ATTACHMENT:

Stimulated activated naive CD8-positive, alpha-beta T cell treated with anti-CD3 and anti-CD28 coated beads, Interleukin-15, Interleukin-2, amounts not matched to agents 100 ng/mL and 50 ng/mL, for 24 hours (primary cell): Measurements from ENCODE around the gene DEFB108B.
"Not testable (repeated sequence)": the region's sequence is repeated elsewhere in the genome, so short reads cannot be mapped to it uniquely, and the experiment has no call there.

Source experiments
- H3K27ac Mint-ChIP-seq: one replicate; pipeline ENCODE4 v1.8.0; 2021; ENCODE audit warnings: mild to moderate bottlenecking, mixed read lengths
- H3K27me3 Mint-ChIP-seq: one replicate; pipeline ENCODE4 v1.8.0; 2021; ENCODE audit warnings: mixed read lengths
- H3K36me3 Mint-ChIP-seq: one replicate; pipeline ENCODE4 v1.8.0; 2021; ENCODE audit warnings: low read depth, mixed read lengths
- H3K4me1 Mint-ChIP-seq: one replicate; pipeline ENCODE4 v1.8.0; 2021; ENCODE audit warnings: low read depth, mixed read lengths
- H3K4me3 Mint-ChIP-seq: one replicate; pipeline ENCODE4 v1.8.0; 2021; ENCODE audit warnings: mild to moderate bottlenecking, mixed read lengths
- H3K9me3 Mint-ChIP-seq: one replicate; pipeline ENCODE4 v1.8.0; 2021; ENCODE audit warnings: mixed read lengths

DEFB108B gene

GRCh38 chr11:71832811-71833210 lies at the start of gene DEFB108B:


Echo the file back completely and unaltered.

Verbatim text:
Stimulated activated naive CD8-positive, alpha-beta T cell treated with anti-CD3 and anti-CD28 coated beads, Interleukin-15, Interleukin-2, amounts not matched to agents 100 ng/mL and 50 ng/mL, for 24 hours (primary cell): Measurements from ENCODE around the gene DEFB108B.
"Not testable (repeated sequence)": the region's sequence is repeated elsewhere in the genome, so short reads cannot be mapped to it uniquely, and the experiment has no call there.

Source experiments
- H3K27ac Mint-ChIP-seq: one replicate; pipeline ENCODE4 v1.8.0; 2021; ENCODE audit warnings: mild to moderate bottlenecking, mixed read lengths
- H3K27me3 Mint-ChIP-seq: one replicate; pipeline ENCODE4 v1.8.0; 2021; ENCODE audit warnings: mixed read lengths
- H3K36me3 Mint-ChIP-seq: one replicate; pipeline ENCODE4 v1.8.0; 2021; ENCODE audit warnings: low read depth, mixed read lengths
- H3K4me1 Mint-ChIP-seq: one replicate; pipeline ENCODE4 v1.8.0; 2021; ENCODE audit warnings: low read depth, mixed read lengths
- H3K4me3 Mint-ChIP-seq: one replicate; pipeline ENCODE4 v1.8.0; 2021; ENCODE audit warnings: mild to moderate bottlenecking, mixed read lengths
- H3K9me3 Mint-ChIP-seq: one replicate; pipeline ENCODE4 v1.8.0; 2021; ENCODE audit warnings: mixed read lengths

DEFB108B gene

GRCh38 chr11:71832811-71833210 lies at the start of gene DEFB108B: